any of another set is tried, a priority can be explicitly set. The mirrors with the lowest
       number are tried first. Mirrors which have no explicit priority set default to the highest
       possible number and are therefore tried last. The choice between mirrors with the same
       priority is again random.

   Allowed transports in a mirrorlist
       The availability and choice of transports in a mirrorlist is limited by how the APT client
       is accessing the mirrorlist. If a local transport like file or copy is used, the
       mirrorlist can also include local sources, while a mirrorlist accessed via http can not.
       Additionally, a mirrorlist can not contain a mirrorlist or other wrapping transports (like
       apt-transport-tor). See the documentation of these transports on how to use them with the
       mirror method.

       Note that apt versions before 1.6 do not support any other transport than http.


   Basic example
       A basic mirrorlist example supported by all apt versions with a mirror method (>= 0.7.24)
       in which the client will pick any of the three mirrors:


       Assuming a file with this content is stored as /etc/apt/mirrorlist.txt on your machine it
       can be used like this in sources.list(5) (since apt 1.6):

           deb mirror+file:/etc/apt/mirrorlist.txt buster main

       All versions of the mirror method support a mirrorlist accessible via HTTP, so assuming it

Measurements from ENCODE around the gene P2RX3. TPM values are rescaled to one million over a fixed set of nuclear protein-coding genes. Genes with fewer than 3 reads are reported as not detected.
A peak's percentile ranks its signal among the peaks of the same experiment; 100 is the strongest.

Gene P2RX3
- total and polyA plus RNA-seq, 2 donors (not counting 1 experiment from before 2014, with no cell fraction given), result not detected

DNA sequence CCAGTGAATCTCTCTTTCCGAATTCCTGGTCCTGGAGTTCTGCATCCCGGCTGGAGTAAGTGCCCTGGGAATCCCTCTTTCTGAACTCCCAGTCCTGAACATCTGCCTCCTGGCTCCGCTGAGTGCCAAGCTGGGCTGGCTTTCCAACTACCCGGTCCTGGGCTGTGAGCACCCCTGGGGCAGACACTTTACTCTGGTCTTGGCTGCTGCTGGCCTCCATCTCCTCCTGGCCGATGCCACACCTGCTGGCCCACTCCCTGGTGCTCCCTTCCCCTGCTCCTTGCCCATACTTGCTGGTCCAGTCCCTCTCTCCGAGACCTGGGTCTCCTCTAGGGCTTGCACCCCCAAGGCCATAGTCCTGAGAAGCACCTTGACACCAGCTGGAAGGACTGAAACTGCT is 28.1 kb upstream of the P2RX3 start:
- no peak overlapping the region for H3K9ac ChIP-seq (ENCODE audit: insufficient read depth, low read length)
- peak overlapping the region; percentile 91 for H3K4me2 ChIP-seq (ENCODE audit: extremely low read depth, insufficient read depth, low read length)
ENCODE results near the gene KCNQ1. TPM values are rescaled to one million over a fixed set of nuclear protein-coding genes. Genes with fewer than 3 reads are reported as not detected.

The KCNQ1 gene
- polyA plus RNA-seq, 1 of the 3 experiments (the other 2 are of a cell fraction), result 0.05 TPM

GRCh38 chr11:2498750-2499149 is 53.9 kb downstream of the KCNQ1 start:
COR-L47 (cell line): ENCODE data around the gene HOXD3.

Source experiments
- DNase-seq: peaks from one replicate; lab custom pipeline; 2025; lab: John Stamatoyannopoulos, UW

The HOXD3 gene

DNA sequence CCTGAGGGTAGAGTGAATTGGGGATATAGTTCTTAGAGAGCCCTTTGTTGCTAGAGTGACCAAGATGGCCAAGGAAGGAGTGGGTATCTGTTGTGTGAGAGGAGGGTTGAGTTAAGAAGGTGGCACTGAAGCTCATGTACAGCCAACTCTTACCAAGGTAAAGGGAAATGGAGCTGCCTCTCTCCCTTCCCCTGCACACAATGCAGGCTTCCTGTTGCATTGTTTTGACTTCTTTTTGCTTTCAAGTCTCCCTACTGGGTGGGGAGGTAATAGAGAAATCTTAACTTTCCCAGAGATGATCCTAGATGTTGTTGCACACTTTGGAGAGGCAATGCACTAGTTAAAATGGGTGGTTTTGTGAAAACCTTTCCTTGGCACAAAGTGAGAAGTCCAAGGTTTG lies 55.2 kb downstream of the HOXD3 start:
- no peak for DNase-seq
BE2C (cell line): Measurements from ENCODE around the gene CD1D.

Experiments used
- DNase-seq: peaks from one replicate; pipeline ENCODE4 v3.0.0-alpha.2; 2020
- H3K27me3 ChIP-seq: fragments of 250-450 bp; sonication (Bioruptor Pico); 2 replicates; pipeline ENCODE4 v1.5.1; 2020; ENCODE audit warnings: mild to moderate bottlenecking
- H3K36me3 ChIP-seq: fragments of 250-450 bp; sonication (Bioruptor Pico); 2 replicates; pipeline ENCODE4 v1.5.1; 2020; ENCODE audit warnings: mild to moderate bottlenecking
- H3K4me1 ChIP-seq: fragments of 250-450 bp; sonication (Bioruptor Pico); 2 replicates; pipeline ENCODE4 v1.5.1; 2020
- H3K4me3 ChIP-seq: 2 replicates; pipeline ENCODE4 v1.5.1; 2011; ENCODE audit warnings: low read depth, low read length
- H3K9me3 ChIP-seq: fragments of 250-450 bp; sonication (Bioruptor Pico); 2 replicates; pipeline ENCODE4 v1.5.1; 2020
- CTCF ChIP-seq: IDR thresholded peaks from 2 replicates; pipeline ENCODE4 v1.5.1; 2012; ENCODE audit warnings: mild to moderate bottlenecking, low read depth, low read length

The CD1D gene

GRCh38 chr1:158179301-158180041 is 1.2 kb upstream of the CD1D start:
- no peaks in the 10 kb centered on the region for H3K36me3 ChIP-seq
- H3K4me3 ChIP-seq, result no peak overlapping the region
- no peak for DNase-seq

is available at the sources.list entry from above could
       instead be written as:

           deb mirror:// buster main

       Note that since apt 1.6 the use of mirror+http should be preferred over mirror for
       uniformity. The functionality is the same.

   Example with metadata-enhanced mirror selection
       As explained in the format definition apt versions before 1.6 do not support this and will
       fail parsing the mirrorlist. The example mirrorlist is intentionally complicated to show
       some aspects of the selection. The following setup is assumed: The first mirror is a local
       mirror accessible via the file method, but potentially incomplete. The second mirror has a
       great connection, but is a partial mirror insofar as it only contains files related to the
       architectures amd64 and all. The remaining mirrors are average mirrors which should be
       contacted only if the earlier ones didn't work.

           file:/srv/local/debian/mirror/     priority:1 type:index
  priority:2 arch:amd64 arch:all type:deb

       In this setup with this mirrorlist the first mirror will be used to download all index
       files assuming the mirrorlist itself is accessed via a local transport like file. If it
       isn't, if the mirror is otherwise inaccessible or if it does not contain the requested
       file another mirror will be used to acquire the file, chosen depending on the type of the
       file: An index file will be served by the last mirror in the list, while a package of
       architecture amd64 is served by the second and those of e.g. architecture i386 by one of
       the last three.


       APT bug page[1]. If you wish to report a bug in APT, please see
       /usr/share/doc/debian/bug-reporting.txt or the reportbug(1) command.


       APT team


        1. APT bug page